Pat Connaughton was dicing up tomatoes (probably) and embracing "Taco Tuesday" at his home in Milwaukee last month when news broke that the NBA season was officially being suspended due to COVID-19.

His Milwaukee Bucks were slated to host the Boston Celtics the following day; but instead of game-planning for the highly anticipated regular season game against his hometown club, Connaughton and his roommate, Joe Stanton, found themselves frantically refreshing their Twitter feeds as everyone reacted to the unprecedented league closure.

Nearly five weeks later, the St. John's Prep product and the rest of the NBA's players, coaches and personnel remain in limbo as the association weighs its options for a potential return to action.

While many players are using the time away from the court to catch up on their favorite TV shows, play video games and keep themselves in the best shape possible under the circumstances, Connaughton is focused on something bigger: real estate. Is he able to squeeze in the aforementioned activities as well? Absolutely. But he's certainly made the most of the "break" by continuing to grow his business.

"It's funny actually, and I tweeted this maybe a few weeks ago, but the situation we're in right now is similar to what life will be like for pro athletes when their careers are over," said Connaughton. "Someday sports will end for all of us; Father Time is undefeated. So I wanted to focus on what I'd be doing during that time and what I can be doing during this time. Do you want to generate an income after sports and if so, how?"

For Connaughton, the answer to that question is simple -- and it's something he's been working towards since his early days in the league with Portland.

Growing up in Arlington, Connaughton spent many hours helping his father, Len, deal with some of the dirty work of being a general contractor and developer. Moving on to Notre Dame, where he helped the Irish to an Elite Eight appearance in 2015, Connaughton studied Business Management, dove deeper into real estate and began to envision his "life after basketball" future unfolding.

He started his own development company, tentatively dubbed Beach House LLC, got both his father (vice president) and roommate/childhood friend Stanton (director of project management) on board, and has been growing the business ever since.

"Just being around my dad growing up, I was so engulfed with it all from a young age," said Connaughton. "He taught me a lot and it was cool to see it all up close. Once I was fortunate enough to have another good source of income, I wanted to make sure that I did everything I could to take something with me after my career, and it just kind of started to grow."

Connaughton's basis for his company started with a vision: he wanted to find properties that wouldn't necessarily be described as "nice," purchase them and fix them up, make them unique.

"First I did a few in Portland," said Connaughton, who was drafted by the Trail Blazers in 2015 and spent the first three years of his career there. "I started with a few house flips, saved up and got more people involved in it. I got a bunch of guys in the NBA invested [including former teammate and all-star guard C.J. McCollum] and it started to really grow."

Fast forward to today, and Connaughton has nine working developments in the Portland, Milwaukee and South Bend, Indiana, areas. He hopes to eventually extend to the Boston area as well.

The majority of his properties are still under construction, including a run-down duplex in North Milwaukee which he plans to call home. The building is just a short walk away from the Bucks' home arena, Fiserv Forum, and will serve as a three-unit apartment complex with Connaughton occupying the top floor penthouse. He plans to rent out the other two units.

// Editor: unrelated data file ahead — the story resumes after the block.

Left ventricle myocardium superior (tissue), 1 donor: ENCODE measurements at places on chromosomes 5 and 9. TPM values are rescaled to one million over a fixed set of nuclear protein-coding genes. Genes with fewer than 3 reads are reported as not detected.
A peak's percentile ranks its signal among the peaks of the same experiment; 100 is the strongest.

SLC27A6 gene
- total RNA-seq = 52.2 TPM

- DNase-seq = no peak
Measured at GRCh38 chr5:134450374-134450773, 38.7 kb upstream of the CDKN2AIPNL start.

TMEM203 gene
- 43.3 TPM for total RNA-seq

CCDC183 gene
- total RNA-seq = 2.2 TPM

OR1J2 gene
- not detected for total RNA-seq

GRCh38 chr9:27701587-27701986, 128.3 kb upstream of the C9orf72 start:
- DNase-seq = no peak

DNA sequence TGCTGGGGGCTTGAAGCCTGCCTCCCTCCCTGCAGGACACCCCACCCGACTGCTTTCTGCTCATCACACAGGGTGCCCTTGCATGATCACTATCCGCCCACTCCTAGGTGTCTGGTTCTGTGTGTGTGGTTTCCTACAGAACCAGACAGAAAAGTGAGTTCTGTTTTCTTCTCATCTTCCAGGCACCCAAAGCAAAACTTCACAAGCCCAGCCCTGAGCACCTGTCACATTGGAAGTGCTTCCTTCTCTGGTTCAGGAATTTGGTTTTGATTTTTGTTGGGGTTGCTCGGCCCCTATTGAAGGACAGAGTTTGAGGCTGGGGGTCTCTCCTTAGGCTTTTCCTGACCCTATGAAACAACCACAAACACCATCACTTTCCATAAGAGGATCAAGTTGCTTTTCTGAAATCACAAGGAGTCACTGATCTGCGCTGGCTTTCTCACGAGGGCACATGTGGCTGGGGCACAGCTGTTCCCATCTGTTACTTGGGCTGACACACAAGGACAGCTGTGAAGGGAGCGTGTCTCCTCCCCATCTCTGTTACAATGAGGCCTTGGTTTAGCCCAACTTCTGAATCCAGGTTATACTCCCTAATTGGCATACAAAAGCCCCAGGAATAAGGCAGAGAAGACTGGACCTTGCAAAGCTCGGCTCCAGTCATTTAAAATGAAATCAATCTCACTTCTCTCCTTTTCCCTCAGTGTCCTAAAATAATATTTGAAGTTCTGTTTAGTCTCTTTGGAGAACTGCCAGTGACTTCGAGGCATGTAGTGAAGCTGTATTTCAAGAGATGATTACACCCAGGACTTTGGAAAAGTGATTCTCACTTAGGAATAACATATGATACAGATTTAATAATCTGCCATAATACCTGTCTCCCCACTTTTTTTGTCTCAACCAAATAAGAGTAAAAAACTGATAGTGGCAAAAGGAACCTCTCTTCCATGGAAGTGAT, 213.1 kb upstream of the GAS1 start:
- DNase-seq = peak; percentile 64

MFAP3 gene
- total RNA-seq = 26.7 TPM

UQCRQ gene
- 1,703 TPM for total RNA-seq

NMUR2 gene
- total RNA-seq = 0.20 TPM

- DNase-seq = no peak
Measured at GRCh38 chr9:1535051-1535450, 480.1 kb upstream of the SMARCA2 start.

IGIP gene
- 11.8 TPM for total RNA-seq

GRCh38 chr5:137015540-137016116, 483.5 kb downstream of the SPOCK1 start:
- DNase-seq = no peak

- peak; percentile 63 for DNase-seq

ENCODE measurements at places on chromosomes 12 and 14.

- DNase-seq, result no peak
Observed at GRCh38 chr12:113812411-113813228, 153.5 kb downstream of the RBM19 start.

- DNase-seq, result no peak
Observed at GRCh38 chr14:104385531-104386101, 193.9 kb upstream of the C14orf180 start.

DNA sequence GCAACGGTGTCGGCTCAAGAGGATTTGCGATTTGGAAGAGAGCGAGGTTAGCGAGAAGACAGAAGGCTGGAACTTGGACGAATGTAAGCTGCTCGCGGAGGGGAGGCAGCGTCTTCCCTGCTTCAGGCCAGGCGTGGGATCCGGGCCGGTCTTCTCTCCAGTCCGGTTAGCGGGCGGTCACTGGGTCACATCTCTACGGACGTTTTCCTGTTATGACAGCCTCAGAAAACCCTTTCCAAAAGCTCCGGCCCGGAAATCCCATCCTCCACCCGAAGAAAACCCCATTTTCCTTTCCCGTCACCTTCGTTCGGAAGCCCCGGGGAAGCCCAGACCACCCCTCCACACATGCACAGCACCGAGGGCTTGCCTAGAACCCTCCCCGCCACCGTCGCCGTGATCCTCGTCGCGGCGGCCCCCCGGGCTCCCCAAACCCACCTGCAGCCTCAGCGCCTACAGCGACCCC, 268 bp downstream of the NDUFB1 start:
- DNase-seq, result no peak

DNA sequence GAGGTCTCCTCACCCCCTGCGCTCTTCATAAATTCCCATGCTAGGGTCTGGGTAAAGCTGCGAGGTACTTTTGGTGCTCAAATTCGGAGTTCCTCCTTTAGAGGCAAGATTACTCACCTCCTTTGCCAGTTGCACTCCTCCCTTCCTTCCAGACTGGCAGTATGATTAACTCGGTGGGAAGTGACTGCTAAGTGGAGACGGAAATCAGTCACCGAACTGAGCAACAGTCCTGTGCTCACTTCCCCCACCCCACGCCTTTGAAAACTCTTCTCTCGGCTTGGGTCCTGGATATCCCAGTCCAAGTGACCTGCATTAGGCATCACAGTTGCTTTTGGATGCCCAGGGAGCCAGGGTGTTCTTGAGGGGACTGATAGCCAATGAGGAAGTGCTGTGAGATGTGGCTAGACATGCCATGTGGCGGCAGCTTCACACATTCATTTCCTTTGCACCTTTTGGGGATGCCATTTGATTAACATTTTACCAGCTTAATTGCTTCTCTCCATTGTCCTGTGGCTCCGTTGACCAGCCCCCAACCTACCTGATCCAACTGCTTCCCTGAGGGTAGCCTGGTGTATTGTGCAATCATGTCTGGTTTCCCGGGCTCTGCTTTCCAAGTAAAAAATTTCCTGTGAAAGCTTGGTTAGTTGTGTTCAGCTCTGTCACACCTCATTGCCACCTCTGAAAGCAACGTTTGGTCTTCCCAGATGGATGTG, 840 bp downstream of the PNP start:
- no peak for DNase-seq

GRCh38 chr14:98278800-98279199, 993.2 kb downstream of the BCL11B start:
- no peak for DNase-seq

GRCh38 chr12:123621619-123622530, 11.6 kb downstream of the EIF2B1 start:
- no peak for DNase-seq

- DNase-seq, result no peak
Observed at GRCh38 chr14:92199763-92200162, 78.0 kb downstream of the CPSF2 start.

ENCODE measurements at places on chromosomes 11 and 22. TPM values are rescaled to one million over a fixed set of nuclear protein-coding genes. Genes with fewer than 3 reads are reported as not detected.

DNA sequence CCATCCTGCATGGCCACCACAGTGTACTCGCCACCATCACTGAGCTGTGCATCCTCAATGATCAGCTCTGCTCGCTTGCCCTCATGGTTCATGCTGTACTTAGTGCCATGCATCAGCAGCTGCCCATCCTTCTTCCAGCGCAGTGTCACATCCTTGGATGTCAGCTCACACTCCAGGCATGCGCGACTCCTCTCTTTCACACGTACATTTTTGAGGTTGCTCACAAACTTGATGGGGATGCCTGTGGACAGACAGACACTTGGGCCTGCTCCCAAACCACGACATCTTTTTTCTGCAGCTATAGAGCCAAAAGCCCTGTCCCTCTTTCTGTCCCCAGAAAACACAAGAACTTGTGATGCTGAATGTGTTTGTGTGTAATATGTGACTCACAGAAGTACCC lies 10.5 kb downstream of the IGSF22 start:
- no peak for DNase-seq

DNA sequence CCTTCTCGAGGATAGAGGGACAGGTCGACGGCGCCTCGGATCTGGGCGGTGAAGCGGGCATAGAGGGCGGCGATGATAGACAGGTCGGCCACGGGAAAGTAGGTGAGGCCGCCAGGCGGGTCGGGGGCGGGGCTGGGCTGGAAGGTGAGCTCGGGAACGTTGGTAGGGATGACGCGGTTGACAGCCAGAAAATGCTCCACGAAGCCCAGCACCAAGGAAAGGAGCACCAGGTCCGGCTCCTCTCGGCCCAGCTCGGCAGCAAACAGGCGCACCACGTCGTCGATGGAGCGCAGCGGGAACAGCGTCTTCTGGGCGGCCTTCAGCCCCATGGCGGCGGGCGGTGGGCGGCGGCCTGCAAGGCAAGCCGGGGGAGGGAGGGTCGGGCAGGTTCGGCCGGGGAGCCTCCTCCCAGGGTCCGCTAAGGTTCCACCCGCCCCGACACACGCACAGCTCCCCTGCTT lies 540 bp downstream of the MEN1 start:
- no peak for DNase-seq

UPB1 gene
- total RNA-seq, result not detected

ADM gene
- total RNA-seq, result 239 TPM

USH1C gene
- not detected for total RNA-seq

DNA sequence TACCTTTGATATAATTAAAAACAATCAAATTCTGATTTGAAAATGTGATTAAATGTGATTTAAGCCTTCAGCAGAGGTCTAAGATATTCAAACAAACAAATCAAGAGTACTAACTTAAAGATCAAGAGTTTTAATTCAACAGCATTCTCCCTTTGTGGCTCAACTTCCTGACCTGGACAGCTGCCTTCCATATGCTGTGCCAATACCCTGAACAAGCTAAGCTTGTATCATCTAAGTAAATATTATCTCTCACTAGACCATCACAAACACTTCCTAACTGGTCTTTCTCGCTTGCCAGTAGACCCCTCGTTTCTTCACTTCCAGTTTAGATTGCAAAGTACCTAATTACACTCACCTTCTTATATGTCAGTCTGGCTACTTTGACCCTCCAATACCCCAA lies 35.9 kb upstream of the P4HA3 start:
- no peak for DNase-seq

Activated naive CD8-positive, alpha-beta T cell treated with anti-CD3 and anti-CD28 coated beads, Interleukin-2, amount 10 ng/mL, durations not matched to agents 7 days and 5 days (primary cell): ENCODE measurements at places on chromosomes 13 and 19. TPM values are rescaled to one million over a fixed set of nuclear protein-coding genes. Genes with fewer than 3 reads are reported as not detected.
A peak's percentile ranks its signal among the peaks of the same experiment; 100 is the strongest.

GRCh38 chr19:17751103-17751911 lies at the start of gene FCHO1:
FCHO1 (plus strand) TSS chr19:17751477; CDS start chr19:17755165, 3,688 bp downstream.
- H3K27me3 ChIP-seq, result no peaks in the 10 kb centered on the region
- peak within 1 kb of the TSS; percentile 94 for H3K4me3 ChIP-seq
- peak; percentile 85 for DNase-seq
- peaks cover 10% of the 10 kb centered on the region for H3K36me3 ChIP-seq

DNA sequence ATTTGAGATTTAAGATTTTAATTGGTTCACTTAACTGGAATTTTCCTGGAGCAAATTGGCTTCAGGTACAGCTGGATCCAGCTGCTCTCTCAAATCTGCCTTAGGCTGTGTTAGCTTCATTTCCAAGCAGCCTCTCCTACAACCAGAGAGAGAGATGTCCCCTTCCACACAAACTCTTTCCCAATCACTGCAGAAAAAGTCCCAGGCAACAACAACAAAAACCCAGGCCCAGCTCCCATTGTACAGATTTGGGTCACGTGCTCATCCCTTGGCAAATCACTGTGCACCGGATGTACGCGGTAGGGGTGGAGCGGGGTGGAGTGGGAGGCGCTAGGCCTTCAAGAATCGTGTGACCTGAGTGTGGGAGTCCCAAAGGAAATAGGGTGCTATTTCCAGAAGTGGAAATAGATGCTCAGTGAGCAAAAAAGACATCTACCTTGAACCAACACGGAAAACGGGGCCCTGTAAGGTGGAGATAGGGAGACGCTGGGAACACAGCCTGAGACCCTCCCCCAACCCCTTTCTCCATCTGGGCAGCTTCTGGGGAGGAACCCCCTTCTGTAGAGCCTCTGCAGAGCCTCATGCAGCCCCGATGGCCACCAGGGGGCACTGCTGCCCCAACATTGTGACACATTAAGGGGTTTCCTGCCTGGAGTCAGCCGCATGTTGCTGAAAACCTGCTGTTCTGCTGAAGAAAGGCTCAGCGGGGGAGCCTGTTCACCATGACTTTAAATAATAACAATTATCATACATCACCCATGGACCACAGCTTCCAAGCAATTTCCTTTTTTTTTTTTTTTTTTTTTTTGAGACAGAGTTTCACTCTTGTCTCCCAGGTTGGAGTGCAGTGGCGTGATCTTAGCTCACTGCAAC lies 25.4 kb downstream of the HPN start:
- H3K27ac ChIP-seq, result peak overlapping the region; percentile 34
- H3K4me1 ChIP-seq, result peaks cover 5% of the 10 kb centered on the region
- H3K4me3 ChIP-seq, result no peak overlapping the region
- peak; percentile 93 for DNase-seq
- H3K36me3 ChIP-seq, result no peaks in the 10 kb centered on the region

"We actually got the foundation put in two weeks ago," said Connaughton, who dealt with plenty of setbacks and obstacles in the early stages of getting the project off the ground.

"We were fortunate that the city let us do it and they've allowed us to continue to work on it during this time. I'm trying to keep the projects that we do to the areas that I know and have some influence and networking in."

As Connaughton's business continues to evolve, so too does its name. The 6-foot-5 shooting guard is in the process of moving away from the Beach House LLC designation to a more meaningful title, Three Leaf.

"The idea behind it is a three leaf clover, stemming back to Notre Dame," he said. "Each leaf represents something different: one is the athletes getting involved in the company, another is the businessmen mentors I had that believe in me and my vision, and the middle leaf is the real estate connection for everything."

During the pandemic, Connaughton says he's designated his afternoons to strategic planning and investing for his business. His mornings are spent working out; pushing himself to the point of exhaustion by running up nearby hills, riding his Peloton and lifting weights in his apartment. Before bed, he enjoys tuning in to TV shows such as "Suits," "Modern Family" and "Billions," the latter of which he had the opportunity to meet the producers and members of the cast and crew.

Connaughton also remains heavily involved in his non-profit "With Us Foundation," which creates athletic opportunities for kids. His passions go much further than basketball, and that's visibly evident during this time more than ever.

"Very rarely have I seen a business run by a professional athlete, there's only a handful of stories out there," said Connaughton. "I'm not going to be playing (basketball) forever, so it's always about 'what's the next step?' and how can I use my network to grow a business that will hopefully last longer than basketball when it's all said and done?"